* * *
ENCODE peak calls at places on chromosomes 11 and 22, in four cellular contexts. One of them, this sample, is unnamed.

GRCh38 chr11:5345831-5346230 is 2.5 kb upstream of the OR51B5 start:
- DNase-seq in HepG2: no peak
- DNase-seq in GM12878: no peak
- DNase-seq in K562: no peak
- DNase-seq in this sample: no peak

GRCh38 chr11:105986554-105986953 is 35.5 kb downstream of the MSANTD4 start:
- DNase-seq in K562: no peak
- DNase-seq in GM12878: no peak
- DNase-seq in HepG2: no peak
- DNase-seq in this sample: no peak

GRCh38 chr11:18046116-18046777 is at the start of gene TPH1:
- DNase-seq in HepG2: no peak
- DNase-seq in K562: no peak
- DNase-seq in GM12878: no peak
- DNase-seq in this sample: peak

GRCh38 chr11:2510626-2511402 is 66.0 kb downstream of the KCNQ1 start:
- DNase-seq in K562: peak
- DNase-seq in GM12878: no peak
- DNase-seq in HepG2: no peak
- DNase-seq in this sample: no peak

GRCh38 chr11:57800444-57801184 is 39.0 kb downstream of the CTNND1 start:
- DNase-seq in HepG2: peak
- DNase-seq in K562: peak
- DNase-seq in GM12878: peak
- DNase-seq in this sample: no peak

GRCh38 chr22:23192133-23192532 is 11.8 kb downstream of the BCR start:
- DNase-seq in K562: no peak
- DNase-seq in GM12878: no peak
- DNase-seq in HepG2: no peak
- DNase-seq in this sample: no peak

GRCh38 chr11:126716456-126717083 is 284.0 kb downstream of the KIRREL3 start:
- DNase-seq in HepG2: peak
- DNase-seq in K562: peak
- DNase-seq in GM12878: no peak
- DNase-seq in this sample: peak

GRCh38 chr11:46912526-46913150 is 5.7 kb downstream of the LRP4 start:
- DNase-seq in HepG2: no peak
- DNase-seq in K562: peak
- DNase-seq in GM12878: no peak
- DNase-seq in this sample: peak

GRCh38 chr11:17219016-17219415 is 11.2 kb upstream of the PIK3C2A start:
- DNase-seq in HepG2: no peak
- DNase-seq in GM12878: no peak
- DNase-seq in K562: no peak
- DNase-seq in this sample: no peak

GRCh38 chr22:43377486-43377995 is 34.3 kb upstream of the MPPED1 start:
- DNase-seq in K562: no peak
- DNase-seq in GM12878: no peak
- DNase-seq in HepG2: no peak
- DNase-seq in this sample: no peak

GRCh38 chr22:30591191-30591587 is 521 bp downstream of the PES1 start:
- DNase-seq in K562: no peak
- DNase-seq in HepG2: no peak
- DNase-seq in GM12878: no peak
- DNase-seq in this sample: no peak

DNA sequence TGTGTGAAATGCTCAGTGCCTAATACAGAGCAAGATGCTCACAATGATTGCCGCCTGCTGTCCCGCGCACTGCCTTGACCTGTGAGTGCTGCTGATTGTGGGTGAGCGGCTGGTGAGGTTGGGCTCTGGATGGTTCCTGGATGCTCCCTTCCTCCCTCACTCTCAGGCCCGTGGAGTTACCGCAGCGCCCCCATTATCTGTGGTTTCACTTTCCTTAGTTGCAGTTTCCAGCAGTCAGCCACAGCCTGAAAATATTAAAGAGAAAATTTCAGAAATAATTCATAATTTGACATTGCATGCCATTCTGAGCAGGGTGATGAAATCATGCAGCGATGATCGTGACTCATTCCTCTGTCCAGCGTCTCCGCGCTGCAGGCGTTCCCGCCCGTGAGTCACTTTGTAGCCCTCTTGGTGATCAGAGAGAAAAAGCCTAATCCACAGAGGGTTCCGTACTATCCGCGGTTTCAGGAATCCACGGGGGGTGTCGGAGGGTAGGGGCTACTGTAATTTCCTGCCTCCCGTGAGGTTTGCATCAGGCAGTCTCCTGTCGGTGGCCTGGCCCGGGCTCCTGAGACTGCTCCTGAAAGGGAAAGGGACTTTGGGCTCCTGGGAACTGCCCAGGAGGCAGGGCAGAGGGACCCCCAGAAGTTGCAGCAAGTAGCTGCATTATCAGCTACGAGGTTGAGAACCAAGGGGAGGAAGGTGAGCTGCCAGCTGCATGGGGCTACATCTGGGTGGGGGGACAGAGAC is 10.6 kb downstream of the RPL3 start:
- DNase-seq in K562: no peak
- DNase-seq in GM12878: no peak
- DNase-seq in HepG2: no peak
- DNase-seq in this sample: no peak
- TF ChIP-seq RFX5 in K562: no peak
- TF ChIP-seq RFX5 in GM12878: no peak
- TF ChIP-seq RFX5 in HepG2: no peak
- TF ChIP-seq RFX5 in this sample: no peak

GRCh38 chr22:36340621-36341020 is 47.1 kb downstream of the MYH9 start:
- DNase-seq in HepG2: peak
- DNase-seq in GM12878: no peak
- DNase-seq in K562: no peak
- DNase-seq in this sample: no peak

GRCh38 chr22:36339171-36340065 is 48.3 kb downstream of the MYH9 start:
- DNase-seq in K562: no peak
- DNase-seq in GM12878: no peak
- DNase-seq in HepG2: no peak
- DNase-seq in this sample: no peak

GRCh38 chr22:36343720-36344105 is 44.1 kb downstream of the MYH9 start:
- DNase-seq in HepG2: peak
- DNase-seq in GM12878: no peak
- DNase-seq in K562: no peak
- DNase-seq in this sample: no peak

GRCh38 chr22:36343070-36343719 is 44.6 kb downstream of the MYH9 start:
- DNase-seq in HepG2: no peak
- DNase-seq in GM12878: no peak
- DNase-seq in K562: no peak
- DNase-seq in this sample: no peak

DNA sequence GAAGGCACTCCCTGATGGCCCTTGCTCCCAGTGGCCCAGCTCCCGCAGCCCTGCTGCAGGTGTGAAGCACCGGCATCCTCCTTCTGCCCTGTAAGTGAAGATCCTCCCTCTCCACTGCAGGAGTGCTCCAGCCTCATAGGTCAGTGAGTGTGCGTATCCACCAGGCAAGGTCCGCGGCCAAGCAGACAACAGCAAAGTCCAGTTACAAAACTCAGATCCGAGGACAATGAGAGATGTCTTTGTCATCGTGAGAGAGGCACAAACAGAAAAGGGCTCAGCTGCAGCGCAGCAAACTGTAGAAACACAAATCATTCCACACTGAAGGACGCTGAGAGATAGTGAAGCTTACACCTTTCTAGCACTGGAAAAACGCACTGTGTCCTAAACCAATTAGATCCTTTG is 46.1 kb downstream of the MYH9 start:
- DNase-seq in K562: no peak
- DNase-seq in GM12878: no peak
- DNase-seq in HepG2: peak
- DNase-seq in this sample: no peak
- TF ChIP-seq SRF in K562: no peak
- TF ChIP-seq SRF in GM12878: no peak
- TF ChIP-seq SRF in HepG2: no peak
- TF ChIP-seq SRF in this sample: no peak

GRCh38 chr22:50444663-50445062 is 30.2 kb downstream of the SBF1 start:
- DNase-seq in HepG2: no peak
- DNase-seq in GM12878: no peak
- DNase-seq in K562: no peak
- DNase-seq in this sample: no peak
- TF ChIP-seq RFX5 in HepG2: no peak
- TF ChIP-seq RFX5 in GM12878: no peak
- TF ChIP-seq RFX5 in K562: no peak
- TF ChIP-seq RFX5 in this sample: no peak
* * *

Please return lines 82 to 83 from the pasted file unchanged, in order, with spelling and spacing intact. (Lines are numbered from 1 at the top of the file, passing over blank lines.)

- DNase-seq in HepG2: no peak
- DNase-seq in GM12878: no peak